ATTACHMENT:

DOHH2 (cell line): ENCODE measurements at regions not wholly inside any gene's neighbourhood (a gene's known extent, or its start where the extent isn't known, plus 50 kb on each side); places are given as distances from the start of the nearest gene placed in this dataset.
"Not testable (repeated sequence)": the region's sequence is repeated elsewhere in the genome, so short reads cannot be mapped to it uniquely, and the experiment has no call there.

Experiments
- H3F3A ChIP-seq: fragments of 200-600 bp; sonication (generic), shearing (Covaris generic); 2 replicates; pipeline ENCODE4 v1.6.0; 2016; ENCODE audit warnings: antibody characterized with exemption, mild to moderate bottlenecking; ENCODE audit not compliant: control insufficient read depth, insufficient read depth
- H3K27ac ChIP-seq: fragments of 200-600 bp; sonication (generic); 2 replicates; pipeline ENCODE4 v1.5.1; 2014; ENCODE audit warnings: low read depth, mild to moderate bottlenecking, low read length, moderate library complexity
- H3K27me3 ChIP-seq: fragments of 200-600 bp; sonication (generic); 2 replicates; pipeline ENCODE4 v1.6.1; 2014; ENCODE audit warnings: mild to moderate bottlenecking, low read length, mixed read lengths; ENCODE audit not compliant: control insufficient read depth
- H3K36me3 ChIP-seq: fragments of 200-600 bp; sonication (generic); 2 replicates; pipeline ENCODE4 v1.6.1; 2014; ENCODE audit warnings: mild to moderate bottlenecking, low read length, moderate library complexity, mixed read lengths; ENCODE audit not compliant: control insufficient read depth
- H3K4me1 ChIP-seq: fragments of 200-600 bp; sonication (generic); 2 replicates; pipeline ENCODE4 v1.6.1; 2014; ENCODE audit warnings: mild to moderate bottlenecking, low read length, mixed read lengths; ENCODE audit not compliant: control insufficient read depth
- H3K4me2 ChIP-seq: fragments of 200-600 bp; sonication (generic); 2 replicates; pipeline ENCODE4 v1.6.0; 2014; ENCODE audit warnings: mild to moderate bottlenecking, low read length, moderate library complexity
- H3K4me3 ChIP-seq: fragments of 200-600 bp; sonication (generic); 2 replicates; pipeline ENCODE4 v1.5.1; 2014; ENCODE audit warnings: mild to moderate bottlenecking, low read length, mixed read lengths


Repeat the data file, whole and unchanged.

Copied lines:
DOHH2 (cell line): ENCODE measurements at regions not wholly inside any gene's neighbourhood (a gene's known extent, or its start where the extent isn't known, plus 50 kb on each side); places are given as distances from the start of the nearest gene placed in this dataset.
"Not testable (repeated sequence)": the region's sequence is repeated elsewhere in the genome, so short reads cannot be mapped to it uniquely, and the experiment has no call there.

Experiments
- H3F3A ChIP-seq: fragments of 200-600 bp; sonication (generic), shearing (Covaris generic); 2 replicates; pipeline ENCODE4 v1.6.0; 2016; ENCODE audit warnings: antibody characterized with exemption, mild to moderate bottlenecking; ENCODE audit not compliant: control insufficient read depth, insufficient read depth
- H3K27ac ChIP-seq: fragments of 200-600 bp; sonication (generic); 2 replicates; pipeline ENCODE4 v1.5.1; 2014; ENCODE audit warnings: low read depth, mild to moderate bottlenecking, low read length, moderate library complexity
- H3K27me3 ChIP-seq: fragments of 200-600 bp; sonication (generic); 2 replicates; pipeline ENCODE4 v1.6.1; 2014; ENCODE audit warnings: mild to moderate bottlenecking, low read length, mixed read lengths; ENCODE audit not compliant: control insufficient read depth
- H3K36me3 ChIP-seq: fragments of 200-600 bp; sonication (generic); 2 replicates; pipeline ENCODE4 v1.6.1; 2014; ENCODE audit warnings: mild to moderate bottlenecking, low read length, moderate library complexity, mixed read lengths; ENCODE audit not compliant: control insufficient read depth
- H3K4me1 ChIP-seq: fragments of 200-600 bp; sonication (generic); 2 replicates; pipeline ENCODE4 v1.6.1; 2014; ENCODE audit warnings: mild to moderate bottlenecking, low read length, mixed read lengths; ENCODE audit not compliant: control insufficient read depth
- H3K4me2 ChIP-seq: fragments of 200-600 bp; sonication (generic); 2 replicates; pipeline ENCODE4 v1.6.0; 2014; ENCODE audit warnings: mild to moderate bottlenecking, low read length, moderate library complexity
- H3K4me3 ChIP-seq: fragments of 200-600 bp; sonication (generic); 2 replicates; pipeline ENCODE4 v1.5.1; 2014; ENCODE audit warnings: mild to moderate bottlenecking, low read length, mixed read lengths